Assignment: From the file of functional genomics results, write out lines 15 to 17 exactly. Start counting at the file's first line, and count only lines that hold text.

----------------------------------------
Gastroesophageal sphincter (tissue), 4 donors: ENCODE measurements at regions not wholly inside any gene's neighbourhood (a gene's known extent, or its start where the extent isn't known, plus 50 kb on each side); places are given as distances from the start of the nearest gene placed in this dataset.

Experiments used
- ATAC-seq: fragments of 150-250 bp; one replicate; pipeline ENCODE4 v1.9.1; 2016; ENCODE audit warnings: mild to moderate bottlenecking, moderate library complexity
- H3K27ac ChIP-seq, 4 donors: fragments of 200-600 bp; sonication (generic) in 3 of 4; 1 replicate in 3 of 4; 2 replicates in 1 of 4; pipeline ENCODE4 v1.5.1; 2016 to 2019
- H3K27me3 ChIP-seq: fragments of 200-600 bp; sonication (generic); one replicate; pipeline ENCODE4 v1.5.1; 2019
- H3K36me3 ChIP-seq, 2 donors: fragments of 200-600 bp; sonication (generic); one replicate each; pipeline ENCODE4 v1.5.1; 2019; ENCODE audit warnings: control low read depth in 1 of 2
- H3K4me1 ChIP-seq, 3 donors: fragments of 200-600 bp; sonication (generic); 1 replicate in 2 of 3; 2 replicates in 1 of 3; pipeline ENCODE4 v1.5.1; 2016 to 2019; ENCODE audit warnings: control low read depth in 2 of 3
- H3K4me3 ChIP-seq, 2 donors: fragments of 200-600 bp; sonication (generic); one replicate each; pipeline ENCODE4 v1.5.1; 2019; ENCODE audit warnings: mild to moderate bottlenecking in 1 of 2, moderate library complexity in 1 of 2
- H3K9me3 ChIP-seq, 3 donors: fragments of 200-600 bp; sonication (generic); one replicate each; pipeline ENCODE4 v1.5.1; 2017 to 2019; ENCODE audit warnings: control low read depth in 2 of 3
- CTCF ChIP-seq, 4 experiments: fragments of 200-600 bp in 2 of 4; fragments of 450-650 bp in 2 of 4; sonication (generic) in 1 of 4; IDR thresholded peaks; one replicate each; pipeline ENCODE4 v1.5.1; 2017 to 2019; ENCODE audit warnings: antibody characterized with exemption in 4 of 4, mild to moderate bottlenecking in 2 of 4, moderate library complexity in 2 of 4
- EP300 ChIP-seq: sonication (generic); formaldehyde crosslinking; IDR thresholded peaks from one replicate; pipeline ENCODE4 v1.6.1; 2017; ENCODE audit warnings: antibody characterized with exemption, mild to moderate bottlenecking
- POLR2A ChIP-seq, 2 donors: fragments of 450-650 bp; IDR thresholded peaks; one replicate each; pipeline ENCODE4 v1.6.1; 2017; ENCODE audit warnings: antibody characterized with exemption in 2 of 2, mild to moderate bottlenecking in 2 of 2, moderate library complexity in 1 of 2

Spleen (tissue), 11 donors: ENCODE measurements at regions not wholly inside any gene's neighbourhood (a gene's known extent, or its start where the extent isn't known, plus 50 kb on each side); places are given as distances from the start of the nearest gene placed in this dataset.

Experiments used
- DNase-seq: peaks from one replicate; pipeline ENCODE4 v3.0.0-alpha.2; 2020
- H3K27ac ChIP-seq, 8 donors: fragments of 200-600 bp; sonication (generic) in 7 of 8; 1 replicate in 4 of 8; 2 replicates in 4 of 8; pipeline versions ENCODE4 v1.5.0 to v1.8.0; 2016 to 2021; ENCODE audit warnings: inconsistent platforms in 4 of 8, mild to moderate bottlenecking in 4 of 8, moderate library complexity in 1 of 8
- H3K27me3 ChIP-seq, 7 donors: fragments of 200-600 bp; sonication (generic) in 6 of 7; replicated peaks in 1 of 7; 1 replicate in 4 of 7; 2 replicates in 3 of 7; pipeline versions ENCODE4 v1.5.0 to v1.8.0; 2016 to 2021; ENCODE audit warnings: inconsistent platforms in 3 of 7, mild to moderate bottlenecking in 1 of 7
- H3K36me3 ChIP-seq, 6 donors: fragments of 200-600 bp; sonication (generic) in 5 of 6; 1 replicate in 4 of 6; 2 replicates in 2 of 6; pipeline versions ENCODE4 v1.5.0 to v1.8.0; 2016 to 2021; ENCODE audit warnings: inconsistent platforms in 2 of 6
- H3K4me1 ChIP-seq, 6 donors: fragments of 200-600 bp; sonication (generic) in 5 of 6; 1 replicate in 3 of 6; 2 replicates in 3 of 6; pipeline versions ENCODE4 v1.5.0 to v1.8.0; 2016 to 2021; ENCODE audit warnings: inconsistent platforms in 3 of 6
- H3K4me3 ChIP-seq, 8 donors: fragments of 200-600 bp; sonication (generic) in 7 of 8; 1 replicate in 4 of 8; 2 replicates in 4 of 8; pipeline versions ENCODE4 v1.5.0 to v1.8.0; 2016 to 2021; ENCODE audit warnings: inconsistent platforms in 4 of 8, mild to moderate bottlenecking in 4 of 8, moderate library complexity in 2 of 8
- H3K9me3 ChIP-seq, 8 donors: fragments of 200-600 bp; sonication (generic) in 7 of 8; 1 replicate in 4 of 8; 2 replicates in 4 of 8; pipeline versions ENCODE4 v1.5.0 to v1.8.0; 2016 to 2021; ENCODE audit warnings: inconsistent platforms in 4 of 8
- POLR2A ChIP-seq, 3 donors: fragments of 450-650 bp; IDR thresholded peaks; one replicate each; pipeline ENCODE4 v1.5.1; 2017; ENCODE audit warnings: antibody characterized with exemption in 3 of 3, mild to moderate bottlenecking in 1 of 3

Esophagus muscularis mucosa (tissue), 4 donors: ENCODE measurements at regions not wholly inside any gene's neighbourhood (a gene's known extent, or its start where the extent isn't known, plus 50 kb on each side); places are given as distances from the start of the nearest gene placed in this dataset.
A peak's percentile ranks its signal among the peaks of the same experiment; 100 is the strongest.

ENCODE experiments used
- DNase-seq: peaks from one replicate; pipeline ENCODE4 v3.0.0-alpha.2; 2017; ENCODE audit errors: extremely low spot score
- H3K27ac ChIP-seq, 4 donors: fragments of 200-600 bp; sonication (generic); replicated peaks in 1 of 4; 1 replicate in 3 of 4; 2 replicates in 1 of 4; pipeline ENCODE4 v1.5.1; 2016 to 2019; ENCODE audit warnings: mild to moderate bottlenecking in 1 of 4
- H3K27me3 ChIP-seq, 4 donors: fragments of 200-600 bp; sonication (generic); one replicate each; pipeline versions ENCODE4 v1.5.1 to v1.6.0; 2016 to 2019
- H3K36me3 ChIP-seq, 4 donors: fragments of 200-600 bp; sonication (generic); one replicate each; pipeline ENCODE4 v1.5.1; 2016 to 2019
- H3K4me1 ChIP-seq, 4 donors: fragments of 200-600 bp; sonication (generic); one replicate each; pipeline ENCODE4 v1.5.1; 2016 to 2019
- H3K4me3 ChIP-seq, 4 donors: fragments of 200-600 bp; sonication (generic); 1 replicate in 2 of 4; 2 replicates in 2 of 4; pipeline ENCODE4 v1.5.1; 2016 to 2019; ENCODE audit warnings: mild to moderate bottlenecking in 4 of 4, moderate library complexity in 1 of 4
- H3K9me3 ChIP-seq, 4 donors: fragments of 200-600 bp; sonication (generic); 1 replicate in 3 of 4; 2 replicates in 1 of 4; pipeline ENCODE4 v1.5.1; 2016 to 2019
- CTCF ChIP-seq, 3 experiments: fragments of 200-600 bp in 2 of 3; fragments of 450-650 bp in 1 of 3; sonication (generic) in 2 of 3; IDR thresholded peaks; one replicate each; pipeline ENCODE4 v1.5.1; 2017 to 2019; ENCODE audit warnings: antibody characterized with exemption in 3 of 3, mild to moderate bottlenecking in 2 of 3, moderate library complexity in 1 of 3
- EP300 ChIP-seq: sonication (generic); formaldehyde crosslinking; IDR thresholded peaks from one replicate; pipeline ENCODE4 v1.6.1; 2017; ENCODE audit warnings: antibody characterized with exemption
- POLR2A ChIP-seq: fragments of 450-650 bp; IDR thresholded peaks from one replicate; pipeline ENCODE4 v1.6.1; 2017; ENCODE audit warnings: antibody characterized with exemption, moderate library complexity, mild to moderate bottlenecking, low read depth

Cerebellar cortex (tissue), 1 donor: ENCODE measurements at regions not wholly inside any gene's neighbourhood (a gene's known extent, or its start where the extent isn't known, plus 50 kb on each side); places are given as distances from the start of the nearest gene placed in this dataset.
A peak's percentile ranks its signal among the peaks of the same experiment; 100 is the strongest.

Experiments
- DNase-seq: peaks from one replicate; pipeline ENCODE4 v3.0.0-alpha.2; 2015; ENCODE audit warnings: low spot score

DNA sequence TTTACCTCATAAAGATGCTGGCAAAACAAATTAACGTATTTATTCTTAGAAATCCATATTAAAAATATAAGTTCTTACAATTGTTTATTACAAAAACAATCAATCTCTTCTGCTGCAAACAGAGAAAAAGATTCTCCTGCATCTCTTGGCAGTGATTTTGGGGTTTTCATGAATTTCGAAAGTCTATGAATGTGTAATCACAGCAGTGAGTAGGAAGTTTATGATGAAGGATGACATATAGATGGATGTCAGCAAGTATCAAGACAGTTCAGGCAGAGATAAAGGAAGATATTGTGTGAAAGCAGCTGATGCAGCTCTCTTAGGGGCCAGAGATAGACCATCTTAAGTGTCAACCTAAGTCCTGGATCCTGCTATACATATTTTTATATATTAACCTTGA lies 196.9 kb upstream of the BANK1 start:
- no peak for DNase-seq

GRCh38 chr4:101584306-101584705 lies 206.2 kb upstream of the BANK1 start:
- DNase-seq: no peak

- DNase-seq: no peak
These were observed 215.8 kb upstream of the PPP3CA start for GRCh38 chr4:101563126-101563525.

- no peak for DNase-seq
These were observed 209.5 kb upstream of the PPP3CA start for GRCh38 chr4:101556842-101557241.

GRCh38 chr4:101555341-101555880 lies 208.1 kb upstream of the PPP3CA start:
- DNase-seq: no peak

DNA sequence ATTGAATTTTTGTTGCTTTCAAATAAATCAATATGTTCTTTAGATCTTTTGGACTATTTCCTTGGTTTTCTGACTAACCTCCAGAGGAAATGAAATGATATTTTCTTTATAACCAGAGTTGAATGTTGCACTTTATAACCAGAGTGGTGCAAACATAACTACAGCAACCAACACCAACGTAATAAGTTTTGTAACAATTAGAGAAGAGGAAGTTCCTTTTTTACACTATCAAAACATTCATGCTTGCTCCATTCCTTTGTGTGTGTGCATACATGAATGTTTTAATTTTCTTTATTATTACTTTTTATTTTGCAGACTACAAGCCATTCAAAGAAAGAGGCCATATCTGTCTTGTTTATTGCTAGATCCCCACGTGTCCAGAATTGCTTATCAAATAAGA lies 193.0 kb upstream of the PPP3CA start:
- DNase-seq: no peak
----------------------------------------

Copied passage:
- DNase-seq: peaks from one replicate; pipeline ENCODE4 v3.0.0-alpha.2; 2020
- H3K27ac ChIP-seq, 8 donors: fragments of 200-600 bp; sonication (generic) in 7 of 8; 1 replicate in 4 of 8; 2 replicates in 4 of 8; pipeline versions ENCODE4 v1.5.0 to v1.8.0; 2016 to 2021; ENCODE audit warnings: inconsistent platforms in 4 of 8, mild to moderate bottlenecking in 4 of 8, moderate library complexity in 1 of 8
- H3K27me3 ChIP-seq, 7 donors: fragments of 200-600 bp; sonication (generic) in 6 of 7; replicated peaks in 1 of 7; 1 replicate in 4 of 7; 2 replicates in 3 of 7; pipeline versions ENCODE4 v1.5.0 to v1.8.0; 2016 to 2021; ENCODE audit warnings: inconsistent platforms in 3 of 7, mild to moderate bottlenecking in 1 of 7